by Ethan Nichtern

This is the last installment of “Why We Meditate” before the 24 Hour Meditation Marathon.

On Friday and Saturday, the Buddhist-inspired Interdependence Project (which creates this blog for your education and/or amusement) will be hosting our largest event to date in the form of a 24- hour Meditation Marathon in the
window displays of ABC Carpet & Home, a wonderful and sustainable store in New York City.
We are raising for our non-profit organization to develop as a true
community center, develop a radio show, and develop our activism
projects (environmental and prison work) in the coming year. We also need additional support to continue providing great
classes, events and projects for the upcoming year, and expand the
scope of our transformative community.

About 90 people have signed up to participate. Three of us, myself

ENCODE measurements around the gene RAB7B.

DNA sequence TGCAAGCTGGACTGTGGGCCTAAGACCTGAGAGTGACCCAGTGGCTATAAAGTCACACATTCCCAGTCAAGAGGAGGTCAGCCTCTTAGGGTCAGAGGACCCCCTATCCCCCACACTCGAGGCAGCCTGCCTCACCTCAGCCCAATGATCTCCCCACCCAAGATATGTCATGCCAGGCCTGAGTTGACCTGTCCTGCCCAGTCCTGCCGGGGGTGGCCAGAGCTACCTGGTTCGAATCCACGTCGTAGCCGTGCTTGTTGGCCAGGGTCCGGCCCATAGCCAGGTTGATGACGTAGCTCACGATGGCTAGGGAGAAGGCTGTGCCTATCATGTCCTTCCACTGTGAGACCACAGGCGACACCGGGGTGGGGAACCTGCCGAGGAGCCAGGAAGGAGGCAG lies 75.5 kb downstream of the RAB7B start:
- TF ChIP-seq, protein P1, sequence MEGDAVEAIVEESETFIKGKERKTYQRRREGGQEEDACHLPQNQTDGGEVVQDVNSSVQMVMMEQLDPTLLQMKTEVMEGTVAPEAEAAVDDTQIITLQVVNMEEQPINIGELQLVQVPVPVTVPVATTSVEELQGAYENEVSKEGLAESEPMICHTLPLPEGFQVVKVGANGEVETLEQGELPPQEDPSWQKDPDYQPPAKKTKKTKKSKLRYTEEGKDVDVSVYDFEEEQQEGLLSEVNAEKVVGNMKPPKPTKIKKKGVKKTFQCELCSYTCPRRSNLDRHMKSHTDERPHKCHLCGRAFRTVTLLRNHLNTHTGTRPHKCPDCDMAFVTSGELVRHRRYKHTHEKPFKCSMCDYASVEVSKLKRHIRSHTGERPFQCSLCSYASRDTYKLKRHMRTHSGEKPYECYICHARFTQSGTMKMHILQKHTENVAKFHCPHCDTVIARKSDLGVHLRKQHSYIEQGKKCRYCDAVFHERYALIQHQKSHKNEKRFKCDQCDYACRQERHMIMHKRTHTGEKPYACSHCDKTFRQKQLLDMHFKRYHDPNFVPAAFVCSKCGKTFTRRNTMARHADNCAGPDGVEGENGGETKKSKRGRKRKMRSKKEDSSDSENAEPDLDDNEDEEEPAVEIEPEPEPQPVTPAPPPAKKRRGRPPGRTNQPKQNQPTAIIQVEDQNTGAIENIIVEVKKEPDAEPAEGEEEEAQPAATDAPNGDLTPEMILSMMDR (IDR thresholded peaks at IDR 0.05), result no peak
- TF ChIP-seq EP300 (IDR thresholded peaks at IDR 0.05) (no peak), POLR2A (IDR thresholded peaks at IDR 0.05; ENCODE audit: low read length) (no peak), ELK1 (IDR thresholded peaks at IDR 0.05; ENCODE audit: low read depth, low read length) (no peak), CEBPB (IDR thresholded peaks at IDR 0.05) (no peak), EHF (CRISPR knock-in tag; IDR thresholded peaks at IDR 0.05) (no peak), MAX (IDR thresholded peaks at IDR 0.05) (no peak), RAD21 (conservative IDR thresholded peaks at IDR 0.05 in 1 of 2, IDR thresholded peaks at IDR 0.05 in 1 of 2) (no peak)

included, are meditating for 24 hours straight! So why do we practice
That’s a great question to ask yourself before you do it around the
clock on one of the busiest streets in the world. Every week for the
next six weeks leading up to
the event, we will share with you five answers to that questions from
marathon participants. If you like an answer, please consider making a donation in support of the meditator who wrote it (many thanks to the 600 or so sponsors so far!) Any amount is appreciated, and it helps our little nonprofit with a big
heart tremendously. The donation is deductible to the full extent of
the law.

Here are this week’s top five reasons we sit:

1.“Sittin’ in the mornin’ sun, I’ll be sittin’ when the evenin’ come,
Watching the thoughts roll in, And I watch ’em roll away again, yeah
(apologies to Otis Redding)”
    -participant Raquel Cion”

2. “I sit to turn up my Heartlight. (Like E.T.)”
    -participant Shelley Dague

3. “I sit because I’m going to die.  Before I do I want to live consciously and fully.”
    -participant Hal Lanse

4. “I meditate becasue the alternative is not pretty.”
    -participant Ellen Scordato

5.  “I sit because sanity can’t be bought or sold.”
     -participant Ethan Nichtern

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